A trial has begun to test if plasma rich in antibodies from the blood of those who have recovered from COVID-19 could be the key to fighting the virus.
Blood is taken from a volunteer’s arm and then returned to the body once the liquid, known as convalescent plasma, has been removed.
If it proves successful, seriously unwell patients would receive a transfusion of the fluid to help their body fight the virus.
As a doctor who recently lost a close colleague to the coronavirus, neonatologist Matt Nash was in no doubt about volunteering.
“Seeing someone who you work with, are very close with, and is a friend, going through it and then ultimately losing their battle, has been quite an impetus,” he said.
“When the call came though asking whether I wanted to give some plasma, it was an easy option… ‘yes, anything I can do to help’.”
The whole process takes 45 minutes and provides two units of the liquid which can be frozen for future use.
If effective, a scaled-up national programme would provide up to 10,000 units per week, enough for 5,000 patients.
Tom Congdon is afraid of needles but was determined to help.
“I don’t really like hospital, but this was fine,” he said.
“Once I got screened, tested for blood pressure and everything, they just stuck the needle in, which hurt a lot less than I thought, and just went and did it.”
Health Secretary Matt Hancock said thousands of patients could potentially benefit from the treatment in the future.
“The UK has world-leading life sciences and research sectors and I have every hope this treatment will be a major milestone in our fight against this disease,” he said.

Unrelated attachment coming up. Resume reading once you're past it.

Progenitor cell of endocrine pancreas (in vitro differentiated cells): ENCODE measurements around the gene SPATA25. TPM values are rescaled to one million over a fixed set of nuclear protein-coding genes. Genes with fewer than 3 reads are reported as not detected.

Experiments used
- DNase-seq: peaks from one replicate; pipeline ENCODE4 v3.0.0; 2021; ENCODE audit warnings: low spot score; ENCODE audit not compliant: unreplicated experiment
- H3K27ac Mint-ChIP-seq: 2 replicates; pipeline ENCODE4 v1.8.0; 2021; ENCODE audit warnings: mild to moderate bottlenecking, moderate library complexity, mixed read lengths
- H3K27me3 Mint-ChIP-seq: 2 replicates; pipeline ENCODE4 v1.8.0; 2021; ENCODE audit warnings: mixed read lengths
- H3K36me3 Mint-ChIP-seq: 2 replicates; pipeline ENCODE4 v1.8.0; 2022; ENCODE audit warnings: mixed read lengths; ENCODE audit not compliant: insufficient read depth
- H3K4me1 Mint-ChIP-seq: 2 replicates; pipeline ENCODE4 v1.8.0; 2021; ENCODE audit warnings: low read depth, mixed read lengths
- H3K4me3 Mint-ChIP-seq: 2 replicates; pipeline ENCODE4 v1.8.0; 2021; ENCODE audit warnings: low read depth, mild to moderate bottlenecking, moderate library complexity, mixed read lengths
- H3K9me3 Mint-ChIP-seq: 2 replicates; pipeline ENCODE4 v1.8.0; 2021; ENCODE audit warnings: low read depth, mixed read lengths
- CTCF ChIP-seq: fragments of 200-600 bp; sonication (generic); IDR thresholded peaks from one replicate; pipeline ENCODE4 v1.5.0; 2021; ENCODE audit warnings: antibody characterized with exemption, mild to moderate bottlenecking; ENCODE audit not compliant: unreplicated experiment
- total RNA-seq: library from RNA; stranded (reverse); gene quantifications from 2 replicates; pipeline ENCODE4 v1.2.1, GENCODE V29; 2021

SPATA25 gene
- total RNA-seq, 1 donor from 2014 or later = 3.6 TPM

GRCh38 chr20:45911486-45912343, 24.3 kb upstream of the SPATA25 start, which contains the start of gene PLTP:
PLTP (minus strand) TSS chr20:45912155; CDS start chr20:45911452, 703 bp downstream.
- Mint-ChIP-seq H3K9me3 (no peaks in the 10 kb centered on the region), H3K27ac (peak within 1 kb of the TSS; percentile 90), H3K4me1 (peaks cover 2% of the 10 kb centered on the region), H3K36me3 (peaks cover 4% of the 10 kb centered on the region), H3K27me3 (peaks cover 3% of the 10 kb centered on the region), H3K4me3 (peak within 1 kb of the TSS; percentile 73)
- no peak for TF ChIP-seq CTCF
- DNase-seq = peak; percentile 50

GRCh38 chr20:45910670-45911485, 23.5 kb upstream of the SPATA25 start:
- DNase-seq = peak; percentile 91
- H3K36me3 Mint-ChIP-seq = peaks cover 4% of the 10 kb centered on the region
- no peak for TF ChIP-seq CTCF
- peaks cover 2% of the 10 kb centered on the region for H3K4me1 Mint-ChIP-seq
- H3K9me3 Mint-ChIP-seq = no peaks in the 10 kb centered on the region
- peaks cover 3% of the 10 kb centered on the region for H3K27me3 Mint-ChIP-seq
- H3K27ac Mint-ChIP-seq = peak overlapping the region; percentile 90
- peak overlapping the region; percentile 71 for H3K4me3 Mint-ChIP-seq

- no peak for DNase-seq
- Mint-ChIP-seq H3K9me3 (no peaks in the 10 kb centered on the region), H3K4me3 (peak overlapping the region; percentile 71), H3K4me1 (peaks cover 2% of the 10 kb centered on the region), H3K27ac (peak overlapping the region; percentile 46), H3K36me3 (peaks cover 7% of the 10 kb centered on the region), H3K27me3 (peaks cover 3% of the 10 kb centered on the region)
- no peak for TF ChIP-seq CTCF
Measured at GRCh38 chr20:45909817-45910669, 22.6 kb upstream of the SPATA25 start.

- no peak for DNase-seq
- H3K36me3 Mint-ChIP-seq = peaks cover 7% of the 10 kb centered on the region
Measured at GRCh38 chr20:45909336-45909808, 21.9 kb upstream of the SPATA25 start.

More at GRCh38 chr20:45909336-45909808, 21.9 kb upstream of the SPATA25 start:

But while Dr Bharat Pankhania, senior clinical lecturer at the University of Exeter, hopes it will work, he has concerns.
“This is a blood-borne product so we have got to be really careful about not causing any harm… There are things that can go wrong, such as introducing an infection or an allergic reaction,” he said.
“The other thing is, the sooner we can give it to the patients the better, so we have got to work out who’s going to need it and how we are going to give it to them earlier in their illness.”
Donors have to have felt better for least 28 days before taking part in the trial. They should be aged 17 to 66 and not have had a heart condition or be recently pregnant.
Jo Toozs-Hobson’s immediate family all caught the virus and her doctor husband spent five days in hospital. She described taking part as a “no-brainer”.
“We have got all these people in intensive care and if the antibodies in the plasma can make a difference then we should all be doing everything we can and this is something I can do, so that’s why I’m here,” she said.
Convalescent plasma has already been used to treat infections like SARS.